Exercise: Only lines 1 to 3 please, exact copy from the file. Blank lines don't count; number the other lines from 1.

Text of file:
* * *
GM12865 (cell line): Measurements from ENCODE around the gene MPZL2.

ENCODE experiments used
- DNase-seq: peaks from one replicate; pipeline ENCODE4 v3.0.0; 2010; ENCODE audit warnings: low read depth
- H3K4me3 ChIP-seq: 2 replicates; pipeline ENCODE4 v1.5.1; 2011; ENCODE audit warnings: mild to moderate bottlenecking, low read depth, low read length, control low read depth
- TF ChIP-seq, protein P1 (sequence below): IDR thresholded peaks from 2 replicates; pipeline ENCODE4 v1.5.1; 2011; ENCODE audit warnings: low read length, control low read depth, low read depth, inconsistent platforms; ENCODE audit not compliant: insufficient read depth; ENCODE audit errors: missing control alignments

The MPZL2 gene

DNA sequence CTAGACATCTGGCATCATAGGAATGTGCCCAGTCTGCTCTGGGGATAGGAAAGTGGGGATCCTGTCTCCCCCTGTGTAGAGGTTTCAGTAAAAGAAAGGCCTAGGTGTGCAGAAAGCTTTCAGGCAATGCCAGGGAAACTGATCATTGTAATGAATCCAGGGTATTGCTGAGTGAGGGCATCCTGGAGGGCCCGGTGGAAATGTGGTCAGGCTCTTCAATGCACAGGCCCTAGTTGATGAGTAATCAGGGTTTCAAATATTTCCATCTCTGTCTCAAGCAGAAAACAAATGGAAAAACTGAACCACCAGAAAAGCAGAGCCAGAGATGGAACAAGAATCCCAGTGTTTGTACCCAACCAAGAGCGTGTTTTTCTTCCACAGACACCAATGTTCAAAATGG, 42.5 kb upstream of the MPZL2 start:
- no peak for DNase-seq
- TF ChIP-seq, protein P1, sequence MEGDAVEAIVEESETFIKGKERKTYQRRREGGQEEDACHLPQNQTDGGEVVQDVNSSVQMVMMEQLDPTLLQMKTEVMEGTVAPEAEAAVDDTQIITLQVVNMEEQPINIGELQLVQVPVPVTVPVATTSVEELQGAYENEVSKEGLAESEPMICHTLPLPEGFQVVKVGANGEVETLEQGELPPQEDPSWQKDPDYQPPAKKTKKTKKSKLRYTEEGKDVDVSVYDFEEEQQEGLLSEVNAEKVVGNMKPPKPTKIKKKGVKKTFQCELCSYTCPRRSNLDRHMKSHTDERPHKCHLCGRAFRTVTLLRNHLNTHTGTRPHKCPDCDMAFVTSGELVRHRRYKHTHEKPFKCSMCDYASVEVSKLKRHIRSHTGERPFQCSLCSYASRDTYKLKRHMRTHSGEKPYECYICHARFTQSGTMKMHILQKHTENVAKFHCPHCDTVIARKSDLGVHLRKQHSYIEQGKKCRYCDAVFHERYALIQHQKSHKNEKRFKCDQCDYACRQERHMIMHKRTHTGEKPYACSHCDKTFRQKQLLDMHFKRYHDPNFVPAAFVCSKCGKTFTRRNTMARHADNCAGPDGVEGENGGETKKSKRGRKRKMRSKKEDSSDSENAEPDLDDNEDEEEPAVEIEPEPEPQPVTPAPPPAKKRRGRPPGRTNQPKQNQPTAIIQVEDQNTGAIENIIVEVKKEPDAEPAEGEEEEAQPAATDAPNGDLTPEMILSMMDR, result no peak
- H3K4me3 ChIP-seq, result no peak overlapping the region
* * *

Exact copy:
GM12865 (cell line): Measurements from ENCODE around the gene MPZL2.

ENCODE experiments used
- DNase-seq: peaks from one replicate; pipeline ENCODE4 v3.0.0; 2010; ENCODE audit warnings: low read depth